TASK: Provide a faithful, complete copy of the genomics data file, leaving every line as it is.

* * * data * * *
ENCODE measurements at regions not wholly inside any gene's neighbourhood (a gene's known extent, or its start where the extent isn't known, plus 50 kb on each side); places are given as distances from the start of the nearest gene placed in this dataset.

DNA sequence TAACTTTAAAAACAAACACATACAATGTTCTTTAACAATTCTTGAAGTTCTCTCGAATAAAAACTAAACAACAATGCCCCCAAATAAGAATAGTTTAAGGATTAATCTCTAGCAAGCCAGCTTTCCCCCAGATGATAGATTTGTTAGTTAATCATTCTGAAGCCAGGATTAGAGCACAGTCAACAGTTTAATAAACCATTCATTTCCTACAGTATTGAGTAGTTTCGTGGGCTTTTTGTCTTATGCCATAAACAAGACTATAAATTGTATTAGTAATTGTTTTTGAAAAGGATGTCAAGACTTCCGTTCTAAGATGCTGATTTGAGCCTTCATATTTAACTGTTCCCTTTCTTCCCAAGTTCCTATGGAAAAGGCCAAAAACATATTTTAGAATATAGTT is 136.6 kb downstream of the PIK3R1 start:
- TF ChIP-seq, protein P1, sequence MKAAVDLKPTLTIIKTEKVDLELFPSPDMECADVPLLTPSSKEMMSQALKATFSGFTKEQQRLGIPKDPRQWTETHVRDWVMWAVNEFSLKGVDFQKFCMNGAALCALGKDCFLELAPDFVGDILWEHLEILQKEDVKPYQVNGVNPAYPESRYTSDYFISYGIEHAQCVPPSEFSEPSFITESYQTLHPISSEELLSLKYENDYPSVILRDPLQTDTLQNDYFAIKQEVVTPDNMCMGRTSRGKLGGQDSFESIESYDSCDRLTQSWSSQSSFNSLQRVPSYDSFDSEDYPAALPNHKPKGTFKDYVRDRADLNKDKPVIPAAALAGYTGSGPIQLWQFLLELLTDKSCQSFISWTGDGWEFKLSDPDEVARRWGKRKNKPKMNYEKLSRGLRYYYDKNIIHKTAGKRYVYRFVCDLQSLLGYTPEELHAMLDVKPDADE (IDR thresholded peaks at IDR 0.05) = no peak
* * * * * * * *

ENCODE measurements at regions not wholly inside any gene's neighbourhood (a gene's known extent, or its start where the extent isn't known, plus 50 kb on each side); places are given as distances from the start of the nearest gene placed in this dataset.

DNA sequence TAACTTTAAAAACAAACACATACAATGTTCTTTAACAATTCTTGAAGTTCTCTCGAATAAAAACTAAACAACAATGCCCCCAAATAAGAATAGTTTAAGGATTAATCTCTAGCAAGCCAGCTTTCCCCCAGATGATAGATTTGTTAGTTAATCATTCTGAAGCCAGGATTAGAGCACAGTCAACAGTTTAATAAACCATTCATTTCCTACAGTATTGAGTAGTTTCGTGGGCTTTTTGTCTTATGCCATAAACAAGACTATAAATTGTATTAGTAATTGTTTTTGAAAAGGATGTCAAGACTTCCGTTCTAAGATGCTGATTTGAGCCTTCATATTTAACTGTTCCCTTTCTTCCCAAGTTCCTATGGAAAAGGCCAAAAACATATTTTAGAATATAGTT is 136.6 kb downstream of the PIK3R1 start:
- TF ChIP-seq, protein P1, sequence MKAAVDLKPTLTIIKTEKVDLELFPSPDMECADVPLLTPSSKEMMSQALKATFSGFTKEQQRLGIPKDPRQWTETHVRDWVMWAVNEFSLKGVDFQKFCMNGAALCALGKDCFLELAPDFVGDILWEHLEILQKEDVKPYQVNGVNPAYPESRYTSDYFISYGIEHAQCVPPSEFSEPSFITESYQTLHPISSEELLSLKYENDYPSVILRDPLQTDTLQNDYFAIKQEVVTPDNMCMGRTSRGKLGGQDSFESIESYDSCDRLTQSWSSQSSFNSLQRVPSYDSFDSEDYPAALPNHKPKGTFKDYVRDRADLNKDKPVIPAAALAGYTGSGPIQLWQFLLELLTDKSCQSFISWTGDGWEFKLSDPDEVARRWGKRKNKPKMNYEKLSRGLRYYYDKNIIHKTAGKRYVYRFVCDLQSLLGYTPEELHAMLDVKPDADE (IDR thresholded peaks at IDR 0.05) = no peak